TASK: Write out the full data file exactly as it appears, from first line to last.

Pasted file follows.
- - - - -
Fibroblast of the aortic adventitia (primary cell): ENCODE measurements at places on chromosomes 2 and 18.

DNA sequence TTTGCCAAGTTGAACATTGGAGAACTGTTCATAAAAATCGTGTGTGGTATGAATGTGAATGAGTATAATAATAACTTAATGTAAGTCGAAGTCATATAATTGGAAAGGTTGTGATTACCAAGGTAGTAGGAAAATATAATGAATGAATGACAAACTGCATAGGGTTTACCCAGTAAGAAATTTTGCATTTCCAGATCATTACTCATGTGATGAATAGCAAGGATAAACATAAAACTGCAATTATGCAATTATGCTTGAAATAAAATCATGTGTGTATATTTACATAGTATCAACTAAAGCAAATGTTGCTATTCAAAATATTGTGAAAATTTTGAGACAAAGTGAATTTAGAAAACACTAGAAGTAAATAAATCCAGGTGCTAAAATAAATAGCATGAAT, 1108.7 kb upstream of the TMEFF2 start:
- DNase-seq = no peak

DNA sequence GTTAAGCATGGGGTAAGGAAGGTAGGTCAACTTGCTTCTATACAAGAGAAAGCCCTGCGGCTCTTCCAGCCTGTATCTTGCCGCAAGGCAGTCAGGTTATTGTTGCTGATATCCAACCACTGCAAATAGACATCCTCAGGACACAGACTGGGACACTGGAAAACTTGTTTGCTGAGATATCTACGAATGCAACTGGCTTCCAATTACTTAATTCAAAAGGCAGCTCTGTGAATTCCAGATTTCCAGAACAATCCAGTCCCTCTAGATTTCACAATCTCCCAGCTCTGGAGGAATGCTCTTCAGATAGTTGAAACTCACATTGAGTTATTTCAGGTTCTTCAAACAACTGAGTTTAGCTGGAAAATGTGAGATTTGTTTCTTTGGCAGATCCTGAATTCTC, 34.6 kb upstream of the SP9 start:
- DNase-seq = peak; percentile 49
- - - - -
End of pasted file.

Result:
Fibroblast of the aortic adventitia (primary cell): ENCODE measurements at places on chromosomes 2 and 18.

DNA sequence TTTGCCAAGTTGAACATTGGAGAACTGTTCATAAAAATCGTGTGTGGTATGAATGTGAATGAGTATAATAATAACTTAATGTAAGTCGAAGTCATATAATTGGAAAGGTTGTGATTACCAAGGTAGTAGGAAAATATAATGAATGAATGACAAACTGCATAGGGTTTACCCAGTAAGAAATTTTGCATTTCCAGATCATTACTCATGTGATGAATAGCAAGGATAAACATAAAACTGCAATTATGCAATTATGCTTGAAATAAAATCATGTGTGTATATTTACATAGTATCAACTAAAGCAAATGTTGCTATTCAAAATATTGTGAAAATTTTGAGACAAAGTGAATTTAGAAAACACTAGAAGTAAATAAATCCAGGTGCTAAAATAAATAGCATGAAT, 1108.7 kb upstream of the TMEFF2 start:
- DNase-seq = no peak

DNA sequence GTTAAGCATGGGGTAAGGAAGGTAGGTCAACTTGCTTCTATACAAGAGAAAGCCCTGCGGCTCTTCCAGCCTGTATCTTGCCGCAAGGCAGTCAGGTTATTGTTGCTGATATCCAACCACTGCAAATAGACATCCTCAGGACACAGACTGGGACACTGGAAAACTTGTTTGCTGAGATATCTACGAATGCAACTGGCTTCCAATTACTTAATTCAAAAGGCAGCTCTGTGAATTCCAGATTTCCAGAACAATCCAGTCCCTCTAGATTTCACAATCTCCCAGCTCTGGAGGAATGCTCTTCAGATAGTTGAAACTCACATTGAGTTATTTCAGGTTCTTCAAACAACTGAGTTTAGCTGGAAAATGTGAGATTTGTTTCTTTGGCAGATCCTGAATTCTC, 34.6 kb upstream of the SP9 start:
- DNase-seq = peak; percentile 49